After Backlash, Google Turns Off “Newspeak” Correction Tool (For Now)

“We’re looking more carefully at the inclusive language suggestions and have paused those for further review while we continue to improve this feature.”

By Steve Watson

Google claims that it has disabled a feature within its document editor that was correcting language to make it ‘more inclusive’, but only while it refines the tool to make it work more effectively.

As we reported Monday, Google Docs was trialling ‘inclusive warnings’, which act like a language checker, suggesting that users refrain from using terms such as ‘policeman’ or ‘landlord’, because they are gendered, and words like ‘fierce’ and ‘annoyed’ for being threatening.

Critics (even ones with rainbow flags in the bio) compared the move to the Ministry of Truth from Orwell’s 1984, policing language and making sure that its Newspeak is implemented whenever necessary.

Now, following the backlash, The Daily Wire notes that Google is pausing the tool.

Google spokeswoman Jenny Thomson told the outlet that “inclusive language suggestions—an assisted writing feature—can over or undercorrect certain phrases. We’re looking more carefully at the inclusive language suggestions and have paused those for further review while we continue to improve this feature.”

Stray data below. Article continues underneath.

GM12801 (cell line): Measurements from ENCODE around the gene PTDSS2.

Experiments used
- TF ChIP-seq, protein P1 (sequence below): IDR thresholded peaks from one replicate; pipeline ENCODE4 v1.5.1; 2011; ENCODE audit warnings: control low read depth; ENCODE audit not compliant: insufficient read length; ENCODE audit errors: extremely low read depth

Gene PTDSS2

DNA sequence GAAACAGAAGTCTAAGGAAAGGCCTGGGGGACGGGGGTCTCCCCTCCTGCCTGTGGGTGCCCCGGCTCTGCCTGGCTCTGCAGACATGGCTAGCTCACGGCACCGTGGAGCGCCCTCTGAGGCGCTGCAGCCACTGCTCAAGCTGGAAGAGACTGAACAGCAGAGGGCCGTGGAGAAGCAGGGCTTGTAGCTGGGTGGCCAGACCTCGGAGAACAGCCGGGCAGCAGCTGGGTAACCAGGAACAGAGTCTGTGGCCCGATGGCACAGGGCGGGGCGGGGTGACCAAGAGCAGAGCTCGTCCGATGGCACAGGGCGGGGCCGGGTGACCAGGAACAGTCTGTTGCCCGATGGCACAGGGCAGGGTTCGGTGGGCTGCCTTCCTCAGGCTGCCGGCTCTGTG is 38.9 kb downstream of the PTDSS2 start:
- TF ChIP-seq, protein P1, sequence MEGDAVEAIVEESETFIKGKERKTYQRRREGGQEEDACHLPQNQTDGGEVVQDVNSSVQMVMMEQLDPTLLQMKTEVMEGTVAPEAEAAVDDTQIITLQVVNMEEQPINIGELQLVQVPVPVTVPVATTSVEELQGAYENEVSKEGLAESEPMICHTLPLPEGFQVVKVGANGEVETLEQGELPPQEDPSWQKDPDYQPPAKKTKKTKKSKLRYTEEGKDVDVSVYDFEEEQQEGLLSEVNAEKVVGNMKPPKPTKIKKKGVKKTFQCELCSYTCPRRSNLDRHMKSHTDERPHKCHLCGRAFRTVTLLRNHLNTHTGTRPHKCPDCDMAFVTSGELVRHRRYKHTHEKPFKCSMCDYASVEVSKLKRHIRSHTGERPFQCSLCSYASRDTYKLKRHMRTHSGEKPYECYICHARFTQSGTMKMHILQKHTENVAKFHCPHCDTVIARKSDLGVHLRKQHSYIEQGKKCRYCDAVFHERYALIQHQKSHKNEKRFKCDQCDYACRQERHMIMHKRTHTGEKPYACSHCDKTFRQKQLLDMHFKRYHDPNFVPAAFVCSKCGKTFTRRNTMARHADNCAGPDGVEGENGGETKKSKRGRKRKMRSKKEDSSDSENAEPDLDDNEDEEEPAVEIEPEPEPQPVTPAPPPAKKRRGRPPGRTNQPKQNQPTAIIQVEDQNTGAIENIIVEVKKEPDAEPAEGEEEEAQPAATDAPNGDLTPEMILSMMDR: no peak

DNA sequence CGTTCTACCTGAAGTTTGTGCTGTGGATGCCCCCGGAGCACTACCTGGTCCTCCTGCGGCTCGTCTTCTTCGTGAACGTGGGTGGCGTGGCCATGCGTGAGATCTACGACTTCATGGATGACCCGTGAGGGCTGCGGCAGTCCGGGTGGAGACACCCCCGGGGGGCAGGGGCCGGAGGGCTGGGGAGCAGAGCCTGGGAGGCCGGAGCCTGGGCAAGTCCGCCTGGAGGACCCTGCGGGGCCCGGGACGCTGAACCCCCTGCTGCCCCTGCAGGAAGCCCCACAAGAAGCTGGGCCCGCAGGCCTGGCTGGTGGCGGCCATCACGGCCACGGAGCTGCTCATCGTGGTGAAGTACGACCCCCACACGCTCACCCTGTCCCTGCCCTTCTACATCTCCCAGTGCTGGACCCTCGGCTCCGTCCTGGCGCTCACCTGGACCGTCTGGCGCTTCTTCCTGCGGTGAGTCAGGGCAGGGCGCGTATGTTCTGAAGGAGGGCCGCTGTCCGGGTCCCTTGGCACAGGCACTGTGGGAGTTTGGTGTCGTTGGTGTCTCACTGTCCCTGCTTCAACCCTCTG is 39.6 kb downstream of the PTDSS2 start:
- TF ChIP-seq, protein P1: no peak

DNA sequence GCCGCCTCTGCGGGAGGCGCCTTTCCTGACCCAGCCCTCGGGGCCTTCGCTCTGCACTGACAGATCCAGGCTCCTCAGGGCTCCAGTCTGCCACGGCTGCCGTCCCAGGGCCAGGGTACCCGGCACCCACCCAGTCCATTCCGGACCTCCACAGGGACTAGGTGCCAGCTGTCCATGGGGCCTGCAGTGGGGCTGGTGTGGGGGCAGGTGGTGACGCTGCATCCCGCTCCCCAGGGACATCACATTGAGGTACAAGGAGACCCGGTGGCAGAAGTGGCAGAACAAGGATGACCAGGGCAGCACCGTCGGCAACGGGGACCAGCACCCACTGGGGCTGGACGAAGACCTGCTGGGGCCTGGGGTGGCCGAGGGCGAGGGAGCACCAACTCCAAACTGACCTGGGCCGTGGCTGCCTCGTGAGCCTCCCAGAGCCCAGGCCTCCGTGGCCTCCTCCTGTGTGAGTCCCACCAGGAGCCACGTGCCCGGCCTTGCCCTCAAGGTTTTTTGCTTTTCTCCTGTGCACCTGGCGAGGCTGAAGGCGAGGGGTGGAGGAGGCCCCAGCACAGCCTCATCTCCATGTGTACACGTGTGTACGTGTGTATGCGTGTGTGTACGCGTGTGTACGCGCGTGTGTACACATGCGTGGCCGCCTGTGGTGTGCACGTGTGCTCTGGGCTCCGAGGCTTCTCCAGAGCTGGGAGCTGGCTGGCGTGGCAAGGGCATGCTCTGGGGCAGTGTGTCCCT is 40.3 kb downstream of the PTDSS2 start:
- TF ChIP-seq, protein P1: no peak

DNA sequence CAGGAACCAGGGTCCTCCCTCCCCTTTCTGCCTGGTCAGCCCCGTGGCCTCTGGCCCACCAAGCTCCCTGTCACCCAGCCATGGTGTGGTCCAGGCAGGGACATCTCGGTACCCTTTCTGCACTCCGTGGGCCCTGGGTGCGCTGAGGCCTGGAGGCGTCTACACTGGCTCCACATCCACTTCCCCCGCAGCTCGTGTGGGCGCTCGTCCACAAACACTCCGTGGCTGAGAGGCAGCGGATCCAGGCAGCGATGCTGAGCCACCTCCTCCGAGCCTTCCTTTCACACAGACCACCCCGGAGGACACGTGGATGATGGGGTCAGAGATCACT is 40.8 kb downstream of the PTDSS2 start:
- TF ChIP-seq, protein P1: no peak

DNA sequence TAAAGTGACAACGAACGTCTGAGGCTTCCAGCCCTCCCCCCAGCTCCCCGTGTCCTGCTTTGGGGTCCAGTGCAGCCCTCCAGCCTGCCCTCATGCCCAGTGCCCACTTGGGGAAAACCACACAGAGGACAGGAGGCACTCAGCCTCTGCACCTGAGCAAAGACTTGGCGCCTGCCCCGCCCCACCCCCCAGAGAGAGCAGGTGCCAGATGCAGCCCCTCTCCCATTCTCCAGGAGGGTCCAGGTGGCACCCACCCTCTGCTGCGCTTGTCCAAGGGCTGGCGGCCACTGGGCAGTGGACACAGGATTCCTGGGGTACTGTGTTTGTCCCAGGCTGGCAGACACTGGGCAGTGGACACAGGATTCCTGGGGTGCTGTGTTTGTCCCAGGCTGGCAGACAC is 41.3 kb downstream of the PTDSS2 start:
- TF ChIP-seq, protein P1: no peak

In a creepy admission, Thomson noted that the feature is “a form of AI that uses language understanding models, based on millions of common phrases and sentences, to automatically learn how people communicate and suggest changes.”

In comments to the Telegraph, Big Brother Watch’s Silkie Carlo urged that “Google’s new word warnings aren’t assistive, they’re deeply intrusive,” adding that “This speech-policing is profoundly clumsy, creepy and wrong, often reinforcing bias.”

The purpose of Newspeak was not only to provide a medium of expression for the world-view and mental habits proper to the devotees of Ingsoc, but to make all other modes of thought impossible.

There was no vocabulary expressing the function of Science as a habit of mind, or a method of thought irrespective of its particular branches. There was, indeed, no word for ‘Science,’ any meaning that it could possibly bear being already sufficiently covered by the word Ingsoc.

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